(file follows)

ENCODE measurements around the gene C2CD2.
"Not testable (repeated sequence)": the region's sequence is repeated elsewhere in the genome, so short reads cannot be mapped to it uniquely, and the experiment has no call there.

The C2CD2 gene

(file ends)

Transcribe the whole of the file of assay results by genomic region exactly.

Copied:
ENCODE measurements around the gene C2CD2.
"Not testable (repeated sequence)": the region's sequence is repeated elsewhere in the genome, so short reads cannot be mapped to it uniquely, and the experiment has no call there.

The C2CD2 gene